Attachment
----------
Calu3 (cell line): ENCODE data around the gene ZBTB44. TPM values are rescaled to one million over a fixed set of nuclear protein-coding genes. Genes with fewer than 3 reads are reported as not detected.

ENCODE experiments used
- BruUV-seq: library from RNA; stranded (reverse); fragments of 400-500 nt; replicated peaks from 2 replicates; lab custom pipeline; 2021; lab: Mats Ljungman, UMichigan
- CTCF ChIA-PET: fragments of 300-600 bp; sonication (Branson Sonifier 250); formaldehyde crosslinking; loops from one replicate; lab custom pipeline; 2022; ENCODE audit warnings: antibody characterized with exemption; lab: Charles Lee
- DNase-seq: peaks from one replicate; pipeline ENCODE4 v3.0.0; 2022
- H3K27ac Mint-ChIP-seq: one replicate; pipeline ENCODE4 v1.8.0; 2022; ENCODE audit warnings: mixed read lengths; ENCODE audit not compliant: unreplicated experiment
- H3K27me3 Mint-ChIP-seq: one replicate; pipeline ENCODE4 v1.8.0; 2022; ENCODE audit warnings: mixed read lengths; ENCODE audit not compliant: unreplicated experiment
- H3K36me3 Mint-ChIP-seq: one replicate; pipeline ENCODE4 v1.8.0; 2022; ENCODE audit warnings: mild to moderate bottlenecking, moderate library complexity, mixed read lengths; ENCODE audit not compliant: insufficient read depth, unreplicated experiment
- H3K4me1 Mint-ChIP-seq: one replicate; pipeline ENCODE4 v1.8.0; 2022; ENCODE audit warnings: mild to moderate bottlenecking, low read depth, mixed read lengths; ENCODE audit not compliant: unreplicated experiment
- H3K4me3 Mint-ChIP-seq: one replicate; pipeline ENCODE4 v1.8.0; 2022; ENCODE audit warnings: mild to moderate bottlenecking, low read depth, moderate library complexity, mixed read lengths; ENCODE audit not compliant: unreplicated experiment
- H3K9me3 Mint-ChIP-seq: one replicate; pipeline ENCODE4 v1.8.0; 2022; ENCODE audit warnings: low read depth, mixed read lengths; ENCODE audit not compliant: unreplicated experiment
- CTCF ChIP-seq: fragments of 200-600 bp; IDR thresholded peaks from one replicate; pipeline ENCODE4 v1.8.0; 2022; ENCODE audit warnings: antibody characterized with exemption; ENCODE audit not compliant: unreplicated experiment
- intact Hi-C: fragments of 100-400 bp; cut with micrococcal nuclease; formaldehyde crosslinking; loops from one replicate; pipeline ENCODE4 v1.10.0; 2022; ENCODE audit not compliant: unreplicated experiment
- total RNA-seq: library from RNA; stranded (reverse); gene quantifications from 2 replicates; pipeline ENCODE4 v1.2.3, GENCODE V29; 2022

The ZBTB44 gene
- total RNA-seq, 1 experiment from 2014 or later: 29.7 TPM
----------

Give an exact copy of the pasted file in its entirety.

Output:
Calu3 (cell line): ENCODE data around the gene ZBTB44. TPM values are rescaled to one million over a fixed set of nuclear protein-coding genes. Genes with fewer than 3 reads are reported as not detected.

ENCODE experiments used
- BruUV-seq: library from RNA; stranded (reverse); fragments of 400-500 nt; replicated peaks from 2 replicates; lab custom pipeline; 2021; lab: Mats Ljungman, UMichigan
- CTCF ChIA-PET: fragments of 300-600 bp; sonication (Branson Sonifier 250); formaldehyde crosslinking; loops from one replicate; lab custom pipeline; 2022; ENCODE audit warnings: antibody characterized with exemption; lab: Charles Lee
- DNase-seq: peaks from one replicate; pipeline ENCODE4 v3.0.0; 2022
- H3K27ac Mint-ChIP-seq: one replicate; pipeline ENCODE4 v1.8.0; 2022; ENCODE audit warnings: mixed read lengths; ENCODE audit not compliant: unreplicated experiment
- H3K27me3 Mint-ChIP-seq: one replicate; pipeline ENCODE4 v1.8.0; 2022; ENCODE audit warnings: mixed read lengths; ENCODE audit not compliant: unreplicated experiment
- H3K36me3 Mint-ChIP-seq: one replicate; pipeline ENCODE4 v1.8.0; 2022; ENCODE audit warnings: mild to moderate bottlenecking, moderate library complexity, mixed read lengths; ENCODE audit not compliant: insufficient read depth, unreplicated experiment
- H3K4me1 Mint-ChIP-seq: one replicate; pipeline ENCODE4 v1.8.0; 2022; ENCODE audit warnings: mild to moderate bottlenecking, low read depth, mixed read lengths; ENCODE audit not compliant: unreplicated experiment
- H3K4me3 Mint-ChIP-seq: one replicate; pipeline ENCODE4 v1.8.0; 2022; ENCODE audit warnings: mild to moderate bottlenecking, low read depth, moderate library complexity, mixed read lengths; ENCODE audit not compliant: unreplicated experiment
- H3K9me3 Mint-ChIP-seq: one replicate; pipeline ENCODE4 v1.8.0; 2022; ENCODE audit warnings: low read depth, mixed read lengths; ENCODE audit not compliant: unreplicated experiment
- CTCF ChIP-seq: fragments of 200-600 bp; IDR thresholded peaks from one replicate; pipeline ENCODE4 v1.8.0; 2022; ENCODE audit warnings: antibody characterized with exemption; ENCODE audit not compliant: unreplicated experiment
- intact Hi-C: fragments of 100-400 bp; cut with micrococcal nuclease; formaldehyde crosslinking; loops from one replicate; pipeline ENCODE4 v1.10.0; 2022; ENCODE audit not compliant: unreplicated experiment
- total RNA-seq: library from RNA; stranded (reverse); gene quantifications from 2 replicates; pipeline ENCODE4 v1.2.3, GENCODE V29; 2022

The ZBTB44 gene
- total RNA-seq, 1 experiment from 2014 or later: 29.7 TPM